2. Sid

    Sid SENIOR MEMBER

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    Old news. Already heavily discussed on other Pakistan forums. Anyways, still way behind India, more needs to be done.
     
  3. toton

    toton FULL MEMBER

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    Hi,
    Keeping in mind the recent Mariott Hotel Blast at Islamabad, Pakistan can no longer be considered a safe heaven for investing and specially in IT. The series of bomb blasts, fighting at Waziristan province and other internal strifes are causing serious damages to Pakistan's image worldwide. For IT industry to prosper, Pakistan need to have a conducive atmosphere instead of the tense situation currently prevailing there.I think, itz high time that these Zardaris,Sharifs pull up their socks and start doing something for Pakistan instead of speech delivery. You need to deliver software projects in order to place pakistan at least somewhere in the IT world. Yes,India has got a headstart ahead of Pakistan in IT, but the gap has widened as the years have passed by.Now India and China are in the same league when talked about software and hardware with Pakistan being a mere spectator to all he developments happening in these two countries.China is now collaborating with India regarding software trainings and many indian IT majors have set up bases in China.So Pakistan need to come out of this political turmoil ASAP and start restructuring its IT setup at the earliest because my friend " TIME IS RUNNING OUT"

    Signing off-

    Toton
     
  4. Goodperson

    Goodperson SENIOR MEMBER

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    Even I was unaware of this.
     
  5. Contrarian

    Contrarian ELITE MEMBER

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    Lol. Absolutely crap article!
     
  6. Contrarian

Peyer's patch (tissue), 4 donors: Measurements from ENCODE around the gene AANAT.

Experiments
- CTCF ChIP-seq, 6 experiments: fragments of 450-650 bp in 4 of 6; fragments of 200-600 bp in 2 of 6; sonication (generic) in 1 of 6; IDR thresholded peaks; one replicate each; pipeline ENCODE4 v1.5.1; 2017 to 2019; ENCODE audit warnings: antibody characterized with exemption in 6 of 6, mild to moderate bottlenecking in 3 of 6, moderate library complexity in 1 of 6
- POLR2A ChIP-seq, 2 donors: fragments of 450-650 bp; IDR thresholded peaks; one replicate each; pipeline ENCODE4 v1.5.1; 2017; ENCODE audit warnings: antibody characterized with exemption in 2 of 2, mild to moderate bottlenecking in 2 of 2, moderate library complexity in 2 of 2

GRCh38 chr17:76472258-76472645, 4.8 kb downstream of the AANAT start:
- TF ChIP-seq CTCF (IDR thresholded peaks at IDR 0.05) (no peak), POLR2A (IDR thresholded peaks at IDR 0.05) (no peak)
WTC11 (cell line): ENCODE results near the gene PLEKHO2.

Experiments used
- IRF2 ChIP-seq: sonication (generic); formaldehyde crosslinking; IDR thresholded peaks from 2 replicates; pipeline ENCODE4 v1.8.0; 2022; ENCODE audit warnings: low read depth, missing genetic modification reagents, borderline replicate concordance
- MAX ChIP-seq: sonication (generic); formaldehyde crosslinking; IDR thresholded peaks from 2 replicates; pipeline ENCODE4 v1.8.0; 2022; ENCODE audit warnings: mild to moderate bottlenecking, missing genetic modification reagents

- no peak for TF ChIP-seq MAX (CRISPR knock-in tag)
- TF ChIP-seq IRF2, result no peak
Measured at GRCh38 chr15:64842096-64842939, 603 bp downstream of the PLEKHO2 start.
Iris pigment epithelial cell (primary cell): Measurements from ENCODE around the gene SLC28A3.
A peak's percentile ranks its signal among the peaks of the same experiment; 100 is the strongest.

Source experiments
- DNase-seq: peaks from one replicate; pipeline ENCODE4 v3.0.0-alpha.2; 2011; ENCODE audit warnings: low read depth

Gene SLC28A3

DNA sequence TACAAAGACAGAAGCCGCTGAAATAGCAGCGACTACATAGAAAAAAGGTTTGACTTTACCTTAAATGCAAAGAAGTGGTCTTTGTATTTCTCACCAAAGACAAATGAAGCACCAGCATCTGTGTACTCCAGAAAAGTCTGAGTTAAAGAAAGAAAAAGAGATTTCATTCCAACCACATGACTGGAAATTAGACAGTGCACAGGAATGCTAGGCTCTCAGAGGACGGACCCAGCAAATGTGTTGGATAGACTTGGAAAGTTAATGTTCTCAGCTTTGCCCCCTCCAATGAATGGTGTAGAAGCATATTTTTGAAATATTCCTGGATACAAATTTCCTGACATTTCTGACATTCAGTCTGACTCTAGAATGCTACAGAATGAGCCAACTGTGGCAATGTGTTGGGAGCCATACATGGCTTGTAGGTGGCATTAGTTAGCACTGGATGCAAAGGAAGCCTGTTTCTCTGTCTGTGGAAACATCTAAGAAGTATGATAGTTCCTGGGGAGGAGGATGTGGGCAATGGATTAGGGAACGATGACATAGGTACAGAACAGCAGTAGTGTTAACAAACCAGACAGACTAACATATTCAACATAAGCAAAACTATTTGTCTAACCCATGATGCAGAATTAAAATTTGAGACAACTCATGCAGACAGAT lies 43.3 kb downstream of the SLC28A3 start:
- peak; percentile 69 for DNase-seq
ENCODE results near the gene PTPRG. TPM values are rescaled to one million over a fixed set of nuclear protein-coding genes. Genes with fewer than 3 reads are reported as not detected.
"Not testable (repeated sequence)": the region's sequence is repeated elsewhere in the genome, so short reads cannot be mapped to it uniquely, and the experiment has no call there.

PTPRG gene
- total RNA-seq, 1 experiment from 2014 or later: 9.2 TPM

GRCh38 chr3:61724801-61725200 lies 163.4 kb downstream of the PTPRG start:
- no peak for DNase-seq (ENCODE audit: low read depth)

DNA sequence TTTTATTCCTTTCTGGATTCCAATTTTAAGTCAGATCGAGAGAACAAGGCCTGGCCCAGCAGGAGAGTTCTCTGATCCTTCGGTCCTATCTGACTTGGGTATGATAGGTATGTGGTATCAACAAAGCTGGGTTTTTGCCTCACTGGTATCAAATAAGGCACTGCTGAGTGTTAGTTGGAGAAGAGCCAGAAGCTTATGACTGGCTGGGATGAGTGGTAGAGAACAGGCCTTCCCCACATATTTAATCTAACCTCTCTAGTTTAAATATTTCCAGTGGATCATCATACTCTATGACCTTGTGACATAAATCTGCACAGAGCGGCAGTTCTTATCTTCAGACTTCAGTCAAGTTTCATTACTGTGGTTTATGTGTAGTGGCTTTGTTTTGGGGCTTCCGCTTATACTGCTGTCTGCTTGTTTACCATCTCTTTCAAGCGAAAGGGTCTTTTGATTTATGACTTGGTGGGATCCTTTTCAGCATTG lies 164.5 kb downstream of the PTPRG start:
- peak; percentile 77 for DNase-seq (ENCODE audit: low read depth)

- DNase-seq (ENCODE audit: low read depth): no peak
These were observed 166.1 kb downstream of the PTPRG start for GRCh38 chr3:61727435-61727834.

Contrarian ELITE MEMBER

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    I think it was withdrawn later and the tax break extended for a few more years...
     
  7. Cheetah786

    Cheetah786 PDF VETERAN

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    Funny calling it crap yet at the same time admitting the article is true buy admitting India withdrew tax for few more years.(unless India will never tax them they will flee as soon as tax is added)

    Don't no how to break it to you pal but even Indian owned IT companies have moved operations out of India when Indian started demanding higher wages.so if u think that these so called multinationals will stick around cause you said so.....stay of the wacky tobacy

    Got news for you they only moved to India cause they didn't wanted to pay higher wages in west not cause INDIA offered any thing different that they couldn't get in west.

    As far as IT companies or any other companies investing in Pakistan is concerned not going to happen.we can pretend nothing is wrong in Pakistan but investors don't pretend when they investing.
     
  8. Zaheerkhan

    Zaheerkhan FULL MEMBER

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    God...if I ony knew the source of all your knowledge!!!:lol:

    People shifting away from India because indians demand higher wages???:lol:
     
  9. Goodperson

    Goodperson SENIOR MEMBER

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    Believe or not its true to certain extent.
     
  10. Contrarian

    Contrarian ELITE MEMBER

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    Yes, the article is crap, it uses some facts to paint its own picture which is false.

    The tax benefits were given back in lieu of the crunch the IT companies were facing because of the huge market recession in IT, and the extreme drop in demand from their primary customer-the US. It was not to retain the competitive edge-it was a breather in view of the market conditions.